Kathy Robertson’s cover story in The Sacramento Business Journal is about how partners at big law firms now have to bring in clients and do the work. In the good old days, partners had to bring in new business, but the actual attorney work was done by associates. Partners didn’t do the grunt work. That’s all changed.
As new lawyers pound the streets for work, senior partners are finding that their own path to Easy Street is more elusive than before. The three-martini lunches, regular golf dates and card-room competitions enjoyed by their predecessors are gone.Now everybody has to pull their weight in an increasingly competitive legal market — and this new reality has fundamentally changed the rules for those at the top of the food chain as well as those at the bottom.
The economics of lawyering, like everything else, has changed. Now many partners do the basic work they used to delegate. Clients are demanding that the attorney they know do the work.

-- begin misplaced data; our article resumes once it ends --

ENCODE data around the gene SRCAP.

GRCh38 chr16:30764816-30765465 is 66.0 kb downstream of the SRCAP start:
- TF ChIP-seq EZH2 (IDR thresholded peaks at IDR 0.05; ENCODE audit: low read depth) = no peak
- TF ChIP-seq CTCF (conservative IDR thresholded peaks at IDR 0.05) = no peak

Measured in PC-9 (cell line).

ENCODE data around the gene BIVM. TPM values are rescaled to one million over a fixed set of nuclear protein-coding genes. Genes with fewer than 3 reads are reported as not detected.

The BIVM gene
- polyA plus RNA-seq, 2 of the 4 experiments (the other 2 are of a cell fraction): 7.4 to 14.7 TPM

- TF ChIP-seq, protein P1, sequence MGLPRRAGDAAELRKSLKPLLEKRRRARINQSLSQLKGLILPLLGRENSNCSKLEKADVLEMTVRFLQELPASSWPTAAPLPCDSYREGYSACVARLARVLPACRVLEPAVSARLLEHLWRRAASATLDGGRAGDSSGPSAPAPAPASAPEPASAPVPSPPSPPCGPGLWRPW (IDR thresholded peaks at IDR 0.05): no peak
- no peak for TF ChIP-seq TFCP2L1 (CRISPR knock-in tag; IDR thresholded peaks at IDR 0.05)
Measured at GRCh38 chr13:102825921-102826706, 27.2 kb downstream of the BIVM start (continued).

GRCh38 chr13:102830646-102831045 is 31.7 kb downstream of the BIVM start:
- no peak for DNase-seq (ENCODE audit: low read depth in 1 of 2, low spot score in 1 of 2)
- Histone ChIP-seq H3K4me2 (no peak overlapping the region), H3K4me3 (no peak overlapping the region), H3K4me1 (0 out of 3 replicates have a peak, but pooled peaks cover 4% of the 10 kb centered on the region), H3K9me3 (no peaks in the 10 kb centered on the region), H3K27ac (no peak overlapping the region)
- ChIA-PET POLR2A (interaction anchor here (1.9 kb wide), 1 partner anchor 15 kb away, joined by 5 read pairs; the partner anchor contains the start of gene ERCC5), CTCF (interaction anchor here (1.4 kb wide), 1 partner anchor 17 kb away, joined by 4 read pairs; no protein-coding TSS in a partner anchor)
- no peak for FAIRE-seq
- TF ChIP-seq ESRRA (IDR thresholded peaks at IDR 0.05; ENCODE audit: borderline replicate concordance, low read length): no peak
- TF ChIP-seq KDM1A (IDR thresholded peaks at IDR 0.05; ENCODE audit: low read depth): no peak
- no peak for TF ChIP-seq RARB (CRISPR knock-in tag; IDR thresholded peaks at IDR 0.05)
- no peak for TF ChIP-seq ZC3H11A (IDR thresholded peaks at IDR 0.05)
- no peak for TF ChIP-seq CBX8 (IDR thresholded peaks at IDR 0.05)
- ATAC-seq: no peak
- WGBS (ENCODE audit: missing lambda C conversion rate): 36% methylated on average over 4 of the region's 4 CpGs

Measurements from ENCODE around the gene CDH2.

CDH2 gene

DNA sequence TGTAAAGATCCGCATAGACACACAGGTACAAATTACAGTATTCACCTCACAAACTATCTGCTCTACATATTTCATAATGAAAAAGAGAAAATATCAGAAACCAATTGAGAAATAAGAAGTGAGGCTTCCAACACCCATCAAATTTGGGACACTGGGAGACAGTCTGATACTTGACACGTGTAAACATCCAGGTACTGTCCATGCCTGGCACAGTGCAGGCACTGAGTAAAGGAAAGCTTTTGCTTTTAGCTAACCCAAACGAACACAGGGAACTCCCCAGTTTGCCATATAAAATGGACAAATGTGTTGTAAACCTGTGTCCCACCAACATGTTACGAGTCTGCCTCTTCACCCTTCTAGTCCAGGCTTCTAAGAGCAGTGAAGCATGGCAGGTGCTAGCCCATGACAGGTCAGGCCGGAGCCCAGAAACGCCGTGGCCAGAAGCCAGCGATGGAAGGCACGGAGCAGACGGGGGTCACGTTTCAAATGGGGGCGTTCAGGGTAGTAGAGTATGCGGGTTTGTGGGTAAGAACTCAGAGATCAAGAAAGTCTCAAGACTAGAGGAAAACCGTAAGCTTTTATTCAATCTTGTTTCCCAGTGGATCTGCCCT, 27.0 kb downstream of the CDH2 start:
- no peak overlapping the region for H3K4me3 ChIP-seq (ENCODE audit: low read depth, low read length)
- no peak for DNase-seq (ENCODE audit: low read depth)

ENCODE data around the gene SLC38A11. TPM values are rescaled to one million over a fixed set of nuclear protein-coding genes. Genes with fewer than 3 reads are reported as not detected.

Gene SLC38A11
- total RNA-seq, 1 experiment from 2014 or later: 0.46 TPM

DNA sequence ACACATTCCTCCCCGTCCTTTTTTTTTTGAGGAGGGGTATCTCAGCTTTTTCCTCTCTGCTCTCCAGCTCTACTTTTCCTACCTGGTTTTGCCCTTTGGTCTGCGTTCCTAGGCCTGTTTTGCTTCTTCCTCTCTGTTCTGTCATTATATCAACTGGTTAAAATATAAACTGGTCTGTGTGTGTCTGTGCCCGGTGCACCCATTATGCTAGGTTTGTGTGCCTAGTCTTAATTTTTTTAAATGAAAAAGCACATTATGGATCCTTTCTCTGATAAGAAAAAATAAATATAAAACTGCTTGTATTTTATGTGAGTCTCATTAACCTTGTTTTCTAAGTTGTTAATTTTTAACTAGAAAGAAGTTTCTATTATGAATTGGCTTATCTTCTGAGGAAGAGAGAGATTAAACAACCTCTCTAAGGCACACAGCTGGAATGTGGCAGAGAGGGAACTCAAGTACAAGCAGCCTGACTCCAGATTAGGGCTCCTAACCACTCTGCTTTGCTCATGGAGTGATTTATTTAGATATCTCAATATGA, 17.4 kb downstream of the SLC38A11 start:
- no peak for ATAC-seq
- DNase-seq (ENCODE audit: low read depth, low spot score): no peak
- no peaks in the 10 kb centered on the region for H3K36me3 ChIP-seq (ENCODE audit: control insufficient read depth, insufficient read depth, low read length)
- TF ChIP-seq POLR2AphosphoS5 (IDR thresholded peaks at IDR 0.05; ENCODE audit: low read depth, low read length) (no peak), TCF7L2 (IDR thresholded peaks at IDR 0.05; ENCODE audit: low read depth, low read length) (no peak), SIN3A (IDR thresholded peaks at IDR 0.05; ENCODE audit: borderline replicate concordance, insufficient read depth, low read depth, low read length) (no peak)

Alan Weiss, an wildly successful management consultant and prolific writer, has no employees, works out of his home, makes over a million dollars a year, and he advocates this model when he mentors consultants.
By doing the work yourself, you not only shed the costly overhead of staff and unnecessary accoutrements like a big marque office, but you remove the middleman and forge deeper direct relationships with your clients and customers. This is what they want and really what you need.